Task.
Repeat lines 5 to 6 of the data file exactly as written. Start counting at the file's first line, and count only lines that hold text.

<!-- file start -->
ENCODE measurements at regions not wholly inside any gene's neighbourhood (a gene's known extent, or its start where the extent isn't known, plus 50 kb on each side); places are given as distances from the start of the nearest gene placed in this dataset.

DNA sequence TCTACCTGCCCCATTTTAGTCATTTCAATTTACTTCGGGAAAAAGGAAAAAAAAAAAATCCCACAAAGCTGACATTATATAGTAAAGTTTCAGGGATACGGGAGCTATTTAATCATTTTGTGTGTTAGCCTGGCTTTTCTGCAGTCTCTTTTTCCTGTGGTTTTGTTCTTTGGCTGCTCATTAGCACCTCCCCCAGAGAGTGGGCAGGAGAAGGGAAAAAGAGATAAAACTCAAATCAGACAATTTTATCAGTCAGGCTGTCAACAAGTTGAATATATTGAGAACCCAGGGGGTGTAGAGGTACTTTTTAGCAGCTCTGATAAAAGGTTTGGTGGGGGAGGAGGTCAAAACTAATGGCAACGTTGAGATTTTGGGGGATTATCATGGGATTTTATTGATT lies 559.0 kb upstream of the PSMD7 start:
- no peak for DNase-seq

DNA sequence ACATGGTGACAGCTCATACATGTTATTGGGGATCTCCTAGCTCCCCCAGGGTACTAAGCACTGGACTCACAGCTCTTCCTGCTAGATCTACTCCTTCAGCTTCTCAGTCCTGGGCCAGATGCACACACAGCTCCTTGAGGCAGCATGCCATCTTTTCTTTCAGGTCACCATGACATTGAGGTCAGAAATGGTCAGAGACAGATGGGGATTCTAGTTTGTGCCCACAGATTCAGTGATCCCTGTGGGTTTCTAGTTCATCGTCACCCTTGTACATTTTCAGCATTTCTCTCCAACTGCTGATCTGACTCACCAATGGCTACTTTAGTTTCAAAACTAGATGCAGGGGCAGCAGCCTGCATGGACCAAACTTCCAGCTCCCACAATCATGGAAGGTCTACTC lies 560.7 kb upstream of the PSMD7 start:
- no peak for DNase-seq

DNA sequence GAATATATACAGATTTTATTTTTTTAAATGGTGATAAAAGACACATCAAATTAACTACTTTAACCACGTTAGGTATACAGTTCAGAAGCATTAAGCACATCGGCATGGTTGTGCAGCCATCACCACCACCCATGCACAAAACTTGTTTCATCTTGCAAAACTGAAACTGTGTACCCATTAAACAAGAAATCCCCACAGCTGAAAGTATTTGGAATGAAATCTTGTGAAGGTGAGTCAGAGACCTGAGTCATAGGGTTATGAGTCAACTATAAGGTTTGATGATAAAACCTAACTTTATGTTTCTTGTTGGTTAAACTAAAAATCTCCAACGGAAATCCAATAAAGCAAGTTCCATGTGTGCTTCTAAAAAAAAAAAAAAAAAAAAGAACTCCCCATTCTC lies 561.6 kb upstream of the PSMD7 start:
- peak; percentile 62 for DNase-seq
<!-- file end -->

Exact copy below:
- no peak for DNase-seq

DNA sequence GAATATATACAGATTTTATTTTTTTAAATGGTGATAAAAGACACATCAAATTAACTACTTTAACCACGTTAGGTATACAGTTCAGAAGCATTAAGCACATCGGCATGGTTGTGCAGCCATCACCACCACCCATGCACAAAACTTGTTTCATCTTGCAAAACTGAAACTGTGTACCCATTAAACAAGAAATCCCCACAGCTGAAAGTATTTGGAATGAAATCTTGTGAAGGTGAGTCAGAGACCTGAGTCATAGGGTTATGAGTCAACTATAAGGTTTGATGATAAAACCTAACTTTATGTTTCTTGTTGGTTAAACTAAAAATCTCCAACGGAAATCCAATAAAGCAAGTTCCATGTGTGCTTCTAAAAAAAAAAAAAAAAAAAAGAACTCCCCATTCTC lies 561.6 kb upstream of the PSMD7 start: